Singapore has joined others in waging war on sugar to combat diabetes, and could follow suit in imposing taxes and curbs on the sale of sugary drinks.
Here's a look at what countries like Malaysia, Thailand, India and The United States are doing to reduce sugar intake among its citizens.
Malaysia: Asia's fattest nation needs to do more than tax sugar
In a bid to curb obesity in Malaysia, the government has opted for a sugar tax to be implemented in April this year.
With nearly half of its population obese, Malaysia is known as Asia's fattest country. The Pakatan Harapan administration believes that taxing soft drinks and juices with high sugar content would help ease the problem.
Philippines: Sales down; savings in healthcare a possibility
The Philippines levied taxes on sugar-sweetened beverages on Jan 1 last year, as part of a broader tax reform package and to help avert more than 24,000 premature deaths linked to diseases such as diabetes, stroke and heart failure over 20 years.
A tax of 6 pesos (S$0.16) a litre was slapped on drinks using sugar and other sweeteners, and 12 pesos a litre on high-fructose corn syrup.
Thailand: Consumption plunges after sugar tax imposed
The average Thai person consumed about 26 teaspoons of sugar every day, health officials revealed in 2015. While the sugar is found in snacks and everyday foods such as noodles, most of it is consumed through pre-packed beverages.
Concerned about the healthcare costs from obesity, diabetes and heart disease, the government introduced a sugar tax to nudge drink-makers to reduce the sweetness of their products.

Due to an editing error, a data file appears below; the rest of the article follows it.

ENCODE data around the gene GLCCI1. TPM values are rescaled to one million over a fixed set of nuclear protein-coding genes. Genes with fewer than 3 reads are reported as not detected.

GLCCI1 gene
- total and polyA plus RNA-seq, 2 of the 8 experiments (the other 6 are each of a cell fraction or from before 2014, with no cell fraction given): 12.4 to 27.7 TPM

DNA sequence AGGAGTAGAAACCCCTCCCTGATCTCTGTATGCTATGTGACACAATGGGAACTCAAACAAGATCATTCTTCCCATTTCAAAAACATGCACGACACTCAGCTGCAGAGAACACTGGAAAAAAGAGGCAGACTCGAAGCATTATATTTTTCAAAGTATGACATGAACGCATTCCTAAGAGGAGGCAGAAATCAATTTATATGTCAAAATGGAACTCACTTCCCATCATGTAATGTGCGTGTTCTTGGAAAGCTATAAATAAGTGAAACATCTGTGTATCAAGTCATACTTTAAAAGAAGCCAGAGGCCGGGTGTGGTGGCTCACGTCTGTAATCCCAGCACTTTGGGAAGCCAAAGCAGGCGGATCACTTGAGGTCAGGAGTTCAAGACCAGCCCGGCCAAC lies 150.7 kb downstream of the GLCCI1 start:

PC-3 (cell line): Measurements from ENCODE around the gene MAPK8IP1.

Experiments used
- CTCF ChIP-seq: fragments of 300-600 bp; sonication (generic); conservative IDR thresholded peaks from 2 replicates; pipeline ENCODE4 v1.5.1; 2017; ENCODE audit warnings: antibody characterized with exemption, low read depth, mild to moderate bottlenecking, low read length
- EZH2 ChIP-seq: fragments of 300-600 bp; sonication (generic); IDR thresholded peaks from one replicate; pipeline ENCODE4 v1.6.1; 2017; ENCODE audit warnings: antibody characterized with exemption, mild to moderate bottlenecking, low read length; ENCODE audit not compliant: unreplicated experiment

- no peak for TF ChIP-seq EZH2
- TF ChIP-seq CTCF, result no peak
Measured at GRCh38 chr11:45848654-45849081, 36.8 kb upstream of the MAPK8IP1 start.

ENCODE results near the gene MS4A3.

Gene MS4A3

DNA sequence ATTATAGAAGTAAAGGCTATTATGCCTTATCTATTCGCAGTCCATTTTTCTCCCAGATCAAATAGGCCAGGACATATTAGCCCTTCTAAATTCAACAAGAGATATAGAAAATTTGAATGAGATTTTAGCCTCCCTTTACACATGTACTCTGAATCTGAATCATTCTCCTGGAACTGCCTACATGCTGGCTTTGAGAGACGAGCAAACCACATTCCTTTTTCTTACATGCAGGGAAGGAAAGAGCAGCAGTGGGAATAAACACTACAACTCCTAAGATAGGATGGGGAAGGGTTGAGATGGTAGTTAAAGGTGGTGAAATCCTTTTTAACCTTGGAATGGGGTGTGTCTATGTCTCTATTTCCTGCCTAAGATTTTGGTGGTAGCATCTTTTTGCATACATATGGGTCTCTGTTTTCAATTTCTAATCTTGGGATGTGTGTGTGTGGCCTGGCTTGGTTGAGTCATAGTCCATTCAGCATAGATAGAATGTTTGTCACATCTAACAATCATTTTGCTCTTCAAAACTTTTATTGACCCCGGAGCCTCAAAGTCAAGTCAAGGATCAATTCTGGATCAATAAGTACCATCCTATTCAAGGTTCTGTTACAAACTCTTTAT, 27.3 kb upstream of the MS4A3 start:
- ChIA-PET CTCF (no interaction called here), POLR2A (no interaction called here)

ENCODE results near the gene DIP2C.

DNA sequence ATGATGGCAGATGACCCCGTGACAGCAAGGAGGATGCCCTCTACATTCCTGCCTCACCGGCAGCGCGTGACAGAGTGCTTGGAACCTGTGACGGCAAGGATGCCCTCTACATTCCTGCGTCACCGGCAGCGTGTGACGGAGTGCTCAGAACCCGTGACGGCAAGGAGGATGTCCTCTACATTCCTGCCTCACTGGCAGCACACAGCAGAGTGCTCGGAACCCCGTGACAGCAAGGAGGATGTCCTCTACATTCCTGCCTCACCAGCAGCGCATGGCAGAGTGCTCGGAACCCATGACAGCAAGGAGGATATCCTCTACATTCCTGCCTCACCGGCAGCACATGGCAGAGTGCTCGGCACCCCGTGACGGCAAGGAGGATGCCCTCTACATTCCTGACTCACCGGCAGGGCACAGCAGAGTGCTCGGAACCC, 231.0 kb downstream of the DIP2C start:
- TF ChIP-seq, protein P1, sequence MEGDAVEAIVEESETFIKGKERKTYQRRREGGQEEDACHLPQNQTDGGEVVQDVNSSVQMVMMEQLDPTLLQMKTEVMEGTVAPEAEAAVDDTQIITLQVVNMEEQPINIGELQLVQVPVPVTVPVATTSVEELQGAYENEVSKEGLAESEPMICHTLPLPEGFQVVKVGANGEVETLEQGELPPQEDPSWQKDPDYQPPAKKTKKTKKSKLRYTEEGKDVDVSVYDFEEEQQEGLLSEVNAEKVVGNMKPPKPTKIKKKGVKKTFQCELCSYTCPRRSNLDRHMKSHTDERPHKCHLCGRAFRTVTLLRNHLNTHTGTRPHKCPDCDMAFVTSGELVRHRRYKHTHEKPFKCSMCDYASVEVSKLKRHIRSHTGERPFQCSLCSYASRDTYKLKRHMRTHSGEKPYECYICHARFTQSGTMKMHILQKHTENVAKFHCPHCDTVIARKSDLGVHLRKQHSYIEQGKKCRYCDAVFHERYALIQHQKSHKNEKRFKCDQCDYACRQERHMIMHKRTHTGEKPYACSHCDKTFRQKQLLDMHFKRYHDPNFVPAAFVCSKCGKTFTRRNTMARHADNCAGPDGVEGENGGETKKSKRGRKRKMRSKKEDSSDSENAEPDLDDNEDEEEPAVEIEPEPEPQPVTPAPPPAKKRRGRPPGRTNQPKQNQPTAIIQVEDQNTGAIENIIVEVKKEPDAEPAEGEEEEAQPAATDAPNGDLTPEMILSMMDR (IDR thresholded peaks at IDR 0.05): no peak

India: 'Sin tax' does nothing to quench thirst for sugary drinks
Often dubbed the "diabetes capital of the world", India announced its intent to reduce the intake of sugary drinks by placing them in the highest goods and services tax bracket of 28 per cent in July, 2017.
In addition, sweetened aerated water and flavoured water were slapped with a 12 per cent "compensation cess", or sin tax, a category reserved primarily for harmful products such as tobacco.
United States: Hits, misses and fightback by businesses
Eight cities across the US have imposed taxes of between one US cent and three US cents (between S$0.02 and S$0.04) an ounce (30ml) on sugary drinks, the largest source of added sugar in Americans' diets, since 2014.
While some of these soda taxes have been successful, others face a backlash from local grocers and consumers, with Cook County in Illinois repealing its tax just two months after it came into effect.
Britain: Consumers not sold on obesity-risk message
Britain's sugar tax was implemented last April in a bid to tackle childhood obesity and encourage soft drink producers to reformulate their products or reduce portion sizes.
As to how manufacturers responded, HM Revenue & Customs - Britain's tax, payments and Customs authority - says that between the announcement of the tax in 2016 and its implementation two years later, more than 50 per cent of drinks by volume had enough sugar removed to no longer be affected by the levy.
Other parts of Europe
In France, a soda tax on sugary drinks, which include those made with artificial sweeteners, was introduced with the aim of promoting healthy lifestyles in children and to avoid risks of obesity and type 2 diabetes.
In Norway, sugar tax is payable on both imported and domestically produced sugar. All sweets, chocolate, chewing gum and items such as biscuits are also taxed. A non-alcoholic beverage tax extends to all sweetened drinks including ones with artificial sweeteners. The sugar tax was designed to raise revenue from little luxuries - it was not aimed at improving health.